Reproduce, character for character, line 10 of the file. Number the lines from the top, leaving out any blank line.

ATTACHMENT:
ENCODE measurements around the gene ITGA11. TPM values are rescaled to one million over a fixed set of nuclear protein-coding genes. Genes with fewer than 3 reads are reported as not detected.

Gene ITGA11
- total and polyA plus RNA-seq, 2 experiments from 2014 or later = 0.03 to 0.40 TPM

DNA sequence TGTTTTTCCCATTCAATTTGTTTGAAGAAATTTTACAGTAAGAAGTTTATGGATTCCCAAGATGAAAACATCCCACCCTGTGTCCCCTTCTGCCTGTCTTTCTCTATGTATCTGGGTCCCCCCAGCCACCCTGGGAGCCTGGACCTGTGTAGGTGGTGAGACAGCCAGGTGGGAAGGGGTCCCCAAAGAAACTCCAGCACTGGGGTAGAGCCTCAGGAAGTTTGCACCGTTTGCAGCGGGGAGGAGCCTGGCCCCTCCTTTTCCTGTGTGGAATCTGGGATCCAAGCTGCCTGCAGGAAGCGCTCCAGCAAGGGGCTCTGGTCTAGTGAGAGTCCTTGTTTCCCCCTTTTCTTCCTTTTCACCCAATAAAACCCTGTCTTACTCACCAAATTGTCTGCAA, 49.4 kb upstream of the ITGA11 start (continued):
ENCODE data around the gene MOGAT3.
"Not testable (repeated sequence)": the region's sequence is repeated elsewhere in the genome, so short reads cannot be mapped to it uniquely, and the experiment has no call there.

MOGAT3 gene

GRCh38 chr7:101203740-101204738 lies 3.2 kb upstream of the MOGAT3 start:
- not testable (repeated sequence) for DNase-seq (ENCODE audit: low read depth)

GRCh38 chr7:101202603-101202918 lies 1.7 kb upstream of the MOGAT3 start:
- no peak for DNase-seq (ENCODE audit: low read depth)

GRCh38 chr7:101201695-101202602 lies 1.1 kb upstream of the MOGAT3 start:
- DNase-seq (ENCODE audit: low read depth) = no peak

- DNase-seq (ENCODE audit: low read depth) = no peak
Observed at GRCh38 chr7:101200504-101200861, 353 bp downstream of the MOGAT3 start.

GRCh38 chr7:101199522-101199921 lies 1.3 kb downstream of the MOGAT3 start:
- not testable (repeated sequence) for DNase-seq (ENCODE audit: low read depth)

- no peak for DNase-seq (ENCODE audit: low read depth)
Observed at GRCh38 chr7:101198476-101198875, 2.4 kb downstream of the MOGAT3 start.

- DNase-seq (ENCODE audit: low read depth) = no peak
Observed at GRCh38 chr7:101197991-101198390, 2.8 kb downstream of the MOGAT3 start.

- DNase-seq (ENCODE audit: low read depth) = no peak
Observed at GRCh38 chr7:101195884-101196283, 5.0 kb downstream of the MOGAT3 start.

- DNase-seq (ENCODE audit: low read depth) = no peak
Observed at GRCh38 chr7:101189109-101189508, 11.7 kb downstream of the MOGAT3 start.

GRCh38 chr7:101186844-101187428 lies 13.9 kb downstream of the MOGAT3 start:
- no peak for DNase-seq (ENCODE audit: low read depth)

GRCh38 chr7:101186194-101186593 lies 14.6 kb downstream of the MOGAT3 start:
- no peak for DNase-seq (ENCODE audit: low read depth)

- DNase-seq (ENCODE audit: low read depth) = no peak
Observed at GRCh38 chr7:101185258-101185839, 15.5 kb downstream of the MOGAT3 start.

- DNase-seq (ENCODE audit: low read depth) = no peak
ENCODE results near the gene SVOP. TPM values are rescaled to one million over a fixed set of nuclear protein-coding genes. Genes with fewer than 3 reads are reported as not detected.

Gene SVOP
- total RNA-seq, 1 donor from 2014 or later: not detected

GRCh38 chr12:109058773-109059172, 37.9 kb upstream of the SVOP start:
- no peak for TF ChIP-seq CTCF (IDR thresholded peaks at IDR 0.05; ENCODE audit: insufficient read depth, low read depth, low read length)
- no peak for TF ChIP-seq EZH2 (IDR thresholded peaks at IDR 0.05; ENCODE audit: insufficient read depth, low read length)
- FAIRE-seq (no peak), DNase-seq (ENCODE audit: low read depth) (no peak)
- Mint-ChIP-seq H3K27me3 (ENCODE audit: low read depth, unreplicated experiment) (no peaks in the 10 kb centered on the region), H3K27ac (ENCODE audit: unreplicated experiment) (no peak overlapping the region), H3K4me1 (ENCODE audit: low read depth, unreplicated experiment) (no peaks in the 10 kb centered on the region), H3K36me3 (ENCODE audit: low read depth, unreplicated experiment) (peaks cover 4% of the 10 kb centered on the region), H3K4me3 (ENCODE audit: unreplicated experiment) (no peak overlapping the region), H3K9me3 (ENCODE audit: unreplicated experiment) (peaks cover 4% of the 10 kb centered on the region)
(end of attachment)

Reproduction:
GRCh38 chr7:101202603-101202918 lies 1.7 kb upstream of the MOGAT3 start: